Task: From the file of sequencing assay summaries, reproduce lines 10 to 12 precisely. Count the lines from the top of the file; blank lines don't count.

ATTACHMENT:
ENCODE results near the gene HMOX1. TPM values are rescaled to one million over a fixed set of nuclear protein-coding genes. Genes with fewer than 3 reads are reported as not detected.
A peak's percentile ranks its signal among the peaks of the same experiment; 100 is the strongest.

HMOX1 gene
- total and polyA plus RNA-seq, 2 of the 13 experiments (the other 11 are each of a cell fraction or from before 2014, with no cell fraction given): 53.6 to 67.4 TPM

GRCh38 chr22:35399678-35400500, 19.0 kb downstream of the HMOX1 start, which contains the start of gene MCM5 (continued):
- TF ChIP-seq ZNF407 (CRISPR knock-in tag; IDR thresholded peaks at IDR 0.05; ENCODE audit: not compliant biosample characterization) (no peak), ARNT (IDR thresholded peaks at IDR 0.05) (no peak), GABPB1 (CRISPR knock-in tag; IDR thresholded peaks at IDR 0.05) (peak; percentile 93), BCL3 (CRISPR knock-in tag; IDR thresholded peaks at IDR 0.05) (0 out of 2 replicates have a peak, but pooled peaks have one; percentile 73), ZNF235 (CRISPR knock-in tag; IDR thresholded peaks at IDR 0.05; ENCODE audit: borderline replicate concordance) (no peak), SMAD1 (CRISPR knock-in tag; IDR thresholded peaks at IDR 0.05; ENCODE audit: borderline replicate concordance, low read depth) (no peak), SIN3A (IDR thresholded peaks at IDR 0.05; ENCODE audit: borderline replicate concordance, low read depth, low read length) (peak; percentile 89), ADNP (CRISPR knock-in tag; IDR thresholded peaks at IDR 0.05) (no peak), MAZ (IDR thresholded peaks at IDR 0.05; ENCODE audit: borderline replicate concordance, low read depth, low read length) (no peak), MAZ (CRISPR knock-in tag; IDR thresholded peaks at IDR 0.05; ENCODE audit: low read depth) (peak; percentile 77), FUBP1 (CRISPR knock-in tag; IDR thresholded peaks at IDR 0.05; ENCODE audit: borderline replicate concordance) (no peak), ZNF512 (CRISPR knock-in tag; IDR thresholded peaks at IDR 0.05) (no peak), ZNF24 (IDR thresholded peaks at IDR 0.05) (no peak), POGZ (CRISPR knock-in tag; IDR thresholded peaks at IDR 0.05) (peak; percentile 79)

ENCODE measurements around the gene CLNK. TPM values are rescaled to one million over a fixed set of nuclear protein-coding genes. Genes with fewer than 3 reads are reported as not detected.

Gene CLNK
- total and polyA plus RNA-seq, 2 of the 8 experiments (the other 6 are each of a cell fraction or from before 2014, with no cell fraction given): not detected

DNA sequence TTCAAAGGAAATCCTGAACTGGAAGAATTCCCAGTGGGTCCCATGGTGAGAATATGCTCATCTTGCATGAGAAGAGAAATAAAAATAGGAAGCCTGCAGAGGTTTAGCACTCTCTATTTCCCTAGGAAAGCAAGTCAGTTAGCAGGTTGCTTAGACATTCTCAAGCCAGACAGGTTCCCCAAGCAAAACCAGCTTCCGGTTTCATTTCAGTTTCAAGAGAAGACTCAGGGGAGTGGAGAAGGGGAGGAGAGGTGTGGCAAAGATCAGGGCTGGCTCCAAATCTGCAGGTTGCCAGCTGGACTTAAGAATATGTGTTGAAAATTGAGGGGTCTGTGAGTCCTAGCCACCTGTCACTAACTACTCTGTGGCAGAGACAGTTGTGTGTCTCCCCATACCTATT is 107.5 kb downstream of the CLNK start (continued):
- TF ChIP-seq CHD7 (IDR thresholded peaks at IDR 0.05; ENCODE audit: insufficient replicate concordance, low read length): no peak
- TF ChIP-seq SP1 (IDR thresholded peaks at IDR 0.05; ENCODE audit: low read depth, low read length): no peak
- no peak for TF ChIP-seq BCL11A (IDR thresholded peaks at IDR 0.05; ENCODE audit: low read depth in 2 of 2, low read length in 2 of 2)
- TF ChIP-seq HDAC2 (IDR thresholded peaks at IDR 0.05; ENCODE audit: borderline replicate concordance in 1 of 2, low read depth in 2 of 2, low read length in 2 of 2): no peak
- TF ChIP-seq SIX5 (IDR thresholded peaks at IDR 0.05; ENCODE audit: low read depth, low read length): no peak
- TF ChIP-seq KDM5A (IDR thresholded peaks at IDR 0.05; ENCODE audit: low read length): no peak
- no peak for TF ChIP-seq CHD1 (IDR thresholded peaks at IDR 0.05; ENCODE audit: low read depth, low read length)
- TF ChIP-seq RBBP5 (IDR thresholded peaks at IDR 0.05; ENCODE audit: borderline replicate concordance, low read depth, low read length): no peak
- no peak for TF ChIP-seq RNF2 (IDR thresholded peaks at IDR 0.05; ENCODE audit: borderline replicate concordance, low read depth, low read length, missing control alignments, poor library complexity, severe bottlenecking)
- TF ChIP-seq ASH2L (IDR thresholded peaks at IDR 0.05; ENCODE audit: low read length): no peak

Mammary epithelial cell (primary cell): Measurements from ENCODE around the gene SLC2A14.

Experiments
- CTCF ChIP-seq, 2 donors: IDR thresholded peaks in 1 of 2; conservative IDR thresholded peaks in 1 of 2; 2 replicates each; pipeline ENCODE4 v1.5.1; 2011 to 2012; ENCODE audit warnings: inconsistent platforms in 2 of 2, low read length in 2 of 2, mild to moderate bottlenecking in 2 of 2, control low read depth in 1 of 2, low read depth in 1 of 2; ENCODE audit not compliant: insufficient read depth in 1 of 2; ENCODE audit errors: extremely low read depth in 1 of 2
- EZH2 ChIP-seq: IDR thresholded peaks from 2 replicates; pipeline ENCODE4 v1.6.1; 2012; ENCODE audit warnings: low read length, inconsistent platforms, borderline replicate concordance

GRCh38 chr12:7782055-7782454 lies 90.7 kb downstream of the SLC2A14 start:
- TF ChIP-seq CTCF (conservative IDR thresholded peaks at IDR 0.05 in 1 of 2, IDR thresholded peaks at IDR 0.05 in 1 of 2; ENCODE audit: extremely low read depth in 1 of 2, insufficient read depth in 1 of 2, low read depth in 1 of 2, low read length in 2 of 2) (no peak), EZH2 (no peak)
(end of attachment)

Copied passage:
DNA sequence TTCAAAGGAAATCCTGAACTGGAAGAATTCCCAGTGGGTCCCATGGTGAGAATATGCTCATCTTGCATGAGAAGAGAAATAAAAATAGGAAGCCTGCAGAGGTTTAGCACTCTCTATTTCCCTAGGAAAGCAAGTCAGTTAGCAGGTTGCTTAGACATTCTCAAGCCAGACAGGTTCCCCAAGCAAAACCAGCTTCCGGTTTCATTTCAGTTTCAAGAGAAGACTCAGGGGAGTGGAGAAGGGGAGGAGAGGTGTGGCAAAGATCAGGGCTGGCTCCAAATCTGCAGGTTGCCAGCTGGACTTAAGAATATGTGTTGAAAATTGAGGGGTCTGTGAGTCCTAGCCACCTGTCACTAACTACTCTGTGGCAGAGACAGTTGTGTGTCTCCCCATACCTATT is 107.5 kb downstream of the CLNK start (continued):
- TF ChIP-seq CHD7 (IDR thresholded peaks at IDR 0.05; ENCODE audit: insufficient replicate concordance, low read length): no peak
- TF ChIP-seq SP1 (IDR thresholded peaks at IDR 0.05; ENCODE audit: low read depth, low read length): no peak